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Private School teachers at crossroads again

 

Hard times for teachers

Kampala, Uganda | THE INDEPENDENT | Private school teachers have been left in despair again, after the government resolved to close schools following a surge in COVID-19 cases across the country.

Many of them broke into tears and appeared frustrated as they saw off children, many of whom had just returned to school after more than a year of inactivity. Many of the schools reopened in September for candidate classes and allowed others to return in a staggered calendar this year.

The lower primary classes were scheduled to return today, just a week after the return of the senior two class, the last group in the secondary category to return to school. The Senior One class returned in April and was yet to complete the school term. However, according to the President, the schools need to close for at least 42-days, effective today.

Walter Tendo, an English teacher at Castle Junior School noted that the closure of schools close to two months is worrying, especially because many of them had the pinch of unemployment for almost one year after the first lockdown.

Tendo says that when schools closed in March last year, he struggled to make ends meet and that he, was heavily indebted, by the time the schools reopened.

Zurich Namakula, another teacher at Castle Junior School noted that the future is unpredictable because the government might extend the school closure as the case was last year.

Lawrence Mulema, a biology and chemistry teacher in Wakiso regrets coming back to teaching when schools reopened. Mulema says he has no capital and therefore left with one option of going back to his village instead of waiting for the second reopening that may not be nearer.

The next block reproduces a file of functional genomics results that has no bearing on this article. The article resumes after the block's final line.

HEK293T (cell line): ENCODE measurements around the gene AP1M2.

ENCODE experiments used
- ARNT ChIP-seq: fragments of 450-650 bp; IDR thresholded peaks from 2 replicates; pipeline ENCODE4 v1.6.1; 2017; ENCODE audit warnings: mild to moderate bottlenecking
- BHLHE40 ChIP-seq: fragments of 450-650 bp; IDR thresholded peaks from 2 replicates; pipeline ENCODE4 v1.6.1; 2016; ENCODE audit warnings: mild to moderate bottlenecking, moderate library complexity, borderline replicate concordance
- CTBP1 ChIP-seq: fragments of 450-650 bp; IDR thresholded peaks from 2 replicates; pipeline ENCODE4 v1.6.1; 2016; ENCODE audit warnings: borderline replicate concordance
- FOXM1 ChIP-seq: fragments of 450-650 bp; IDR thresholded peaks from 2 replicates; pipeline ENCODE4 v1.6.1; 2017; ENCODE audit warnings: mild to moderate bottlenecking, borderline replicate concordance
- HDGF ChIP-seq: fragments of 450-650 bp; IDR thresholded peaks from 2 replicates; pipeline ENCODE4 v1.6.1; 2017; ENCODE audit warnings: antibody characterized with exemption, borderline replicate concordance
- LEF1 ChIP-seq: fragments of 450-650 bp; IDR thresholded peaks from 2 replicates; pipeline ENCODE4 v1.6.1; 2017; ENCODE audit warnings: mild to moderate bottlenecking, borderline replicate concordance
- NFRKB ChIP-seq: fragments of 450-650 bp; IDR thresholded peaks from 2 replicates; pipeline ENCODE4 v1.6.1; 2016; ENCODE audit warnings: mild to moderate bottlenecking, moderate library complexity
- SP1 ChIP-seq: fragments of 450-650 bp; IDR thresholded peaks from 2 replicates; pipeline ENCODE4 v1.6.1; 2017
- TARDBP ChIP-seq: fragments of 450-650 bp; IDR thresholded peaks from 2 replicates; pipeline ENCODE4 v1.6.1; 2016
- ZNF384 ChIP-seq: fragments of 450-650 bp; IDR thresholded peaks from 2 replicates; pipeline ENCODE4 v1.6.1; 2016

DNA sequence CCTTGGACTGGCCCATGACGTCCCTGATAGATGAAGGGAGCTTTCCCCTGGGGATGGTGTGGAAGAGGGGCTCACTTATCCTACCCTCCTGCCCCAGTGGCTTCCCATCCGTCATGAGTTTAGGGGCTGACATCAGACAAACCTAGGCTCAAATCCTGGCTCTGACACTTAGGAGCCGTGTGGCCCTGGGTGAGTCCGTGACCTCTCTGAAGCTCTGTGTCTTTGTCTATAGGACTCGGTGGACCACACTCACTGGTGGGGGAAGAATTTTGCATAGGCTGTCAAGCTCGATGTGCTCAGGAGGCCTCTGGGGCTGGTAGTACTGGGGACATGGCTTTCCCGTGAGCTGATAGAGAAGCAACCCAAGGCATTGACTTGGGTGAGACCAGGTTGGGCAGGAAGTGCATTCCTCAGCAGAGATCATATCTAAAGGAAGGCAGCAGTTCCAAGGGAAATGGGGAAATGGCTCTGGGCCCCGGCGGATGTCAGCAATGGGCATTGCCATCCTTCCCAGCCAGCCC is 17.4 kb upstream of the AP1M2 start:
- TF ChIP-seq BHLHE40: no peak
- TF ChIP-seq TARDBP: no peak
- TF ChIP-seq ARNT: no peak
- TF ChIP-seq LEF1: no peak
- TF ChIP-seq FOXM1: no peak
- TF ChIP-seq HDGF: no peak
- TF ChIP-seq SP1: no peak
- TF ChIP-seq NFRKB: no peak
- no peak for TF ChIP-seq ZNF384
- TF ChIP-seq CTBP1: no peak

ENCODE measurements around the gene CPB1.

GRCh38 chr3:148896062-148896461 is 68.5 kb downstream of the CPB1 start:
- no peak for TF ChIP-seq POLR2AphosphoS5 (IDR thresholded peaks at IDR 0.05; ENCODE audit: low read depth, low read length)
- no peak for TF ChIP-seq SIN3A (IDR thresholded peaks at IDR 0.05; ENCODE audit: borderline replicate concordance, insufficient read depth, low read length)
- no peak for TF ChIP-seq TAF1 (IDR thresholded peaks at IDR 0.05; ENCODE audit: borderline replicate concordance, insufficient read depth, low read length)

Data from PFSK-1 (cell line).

With the second closure and uncertainty over the education sector in the next three to four years, Daniel Mbonye, another teacher says he is planning to abandon the teaching profession to concentrate on the scrap business.

Last year, the government estimated that there were 350,000 private teachers in different private institutions across the country. A majority of them were surviving on handouts from sympathetic parents as school proprietors are unable to pay them, while others were involved in a series of odd jobs.

When schools reopened, some teachers who had found solace in their new ventures didn’t return.   During that time, school owners mooted an idea courting government to help them pay their teachers. But, the idea was immediately trashed by the government saying it didn’t have funds.  As time went by, the president promised to give out 20 billion Shillings to teachers through their SACCO as a stimulus package, 11 months down the road, teachers are yet to receive the said funds.

Ruth Musenze, couldn’t hold tears while talking to our reporter and noted before the closure of schools, the government should have put up a stimulus package for teachers in private schools.

As one of the means to ensure that school doesn’t lose teachers, some schools are looking for means to keep facilitating their staff through the second school closure. For instance, Lydia Naluze, the headteacher of Castle Junior School, says for the two months’ closure, her school in addition to rent will be able to pay at least half of teachers’ salaries.

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